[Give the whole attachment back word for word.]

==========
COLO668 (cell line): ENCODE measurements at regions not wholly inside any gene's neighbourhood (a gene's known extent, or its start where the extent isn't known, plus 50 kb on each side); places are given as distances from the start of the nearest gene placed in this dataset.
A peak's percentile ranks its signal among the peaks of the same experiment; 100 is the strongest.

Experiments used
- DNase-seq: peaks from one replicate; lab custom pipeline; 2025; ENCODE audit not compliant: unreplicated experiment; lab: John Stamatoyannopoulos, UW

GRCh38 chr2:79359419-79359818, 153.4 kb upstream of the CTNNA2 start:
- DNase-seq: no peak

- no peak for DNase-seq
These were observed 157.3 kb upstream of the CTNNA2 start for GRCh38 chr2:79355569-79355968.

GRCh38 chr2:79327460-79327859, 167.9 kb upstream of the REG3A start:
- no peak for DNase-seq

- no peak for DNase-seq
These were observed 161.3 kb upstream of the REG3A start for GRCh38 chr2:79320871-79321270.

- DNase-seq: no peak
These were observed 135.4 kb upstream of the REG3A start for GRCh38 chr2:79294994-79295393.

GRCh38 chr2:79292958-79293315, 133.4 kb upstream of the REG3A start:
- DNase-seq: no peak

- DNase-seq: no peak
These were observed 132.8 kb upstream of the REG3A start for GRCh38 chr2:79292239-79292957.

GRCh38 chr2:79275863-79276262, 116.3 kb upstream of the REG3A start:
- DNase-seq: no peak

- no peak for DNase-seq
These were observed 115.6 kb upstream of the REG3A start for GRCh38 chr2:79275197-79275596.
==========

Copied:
COLO668 (cell line): ENCODE measurements at regions not wholly inside any gene's neighbourhood (a gene's known extent, or its start where the extent isn't known, plus 50 kb on each side); places are given as distances from the start of the nearest gene placed in this dataset.
A peak's percentile ranks its signal among the peaks of the same experiment; 100 is the strongest.

Experiments used
- DNase-seq: peaks from one replicate; lab custom pipeline; 2025; ENCODE audit not compliant: unreplicated experiment; lab: John Stamatoyannopoulos, UW

GRCh38 chr2:79359419-79359818, 153.4 kb upstream of the CTNNA2 start:
- DNase-seq: no peak

- no peak for DNase-seq
These were observed 157.3 kb upstream of the CTNNA2 start for GRCh38 chr2:79355569-79355968.

GRCh38 chr2:79327460-79327859, 167.9 kb upstream of the REG3A start:
- no peak for DNase-seq

- no peak for DNase-seq
These were observed 161.3 kb upstream of the REG3A start for GRCh38 chr2:79320871-79321270.

- DNase-seq: no peak
These were observed 135.4 kb upstream of the REG3A start for GRCh38 chr2:79294994-79295393.

GRCh38 chr2:79292958-79293315, 133.4 kb upstream of the REG3A start:
- DNase-seq: no peak

- DNase-seq: no peak
These were observed 132.8 kb upstream of the REG3A start for GRCh38 chr2:79292239-79292957.

GRCh38 chr2:79275863-79276262, 116.3 kb upstream of the REG3A start:
- DNase-seq: no peak

- no peak for DNase-seq
These were observed 115.6 kb upstream of the REG3A start for GRCh38 chr2:79275197-79275596.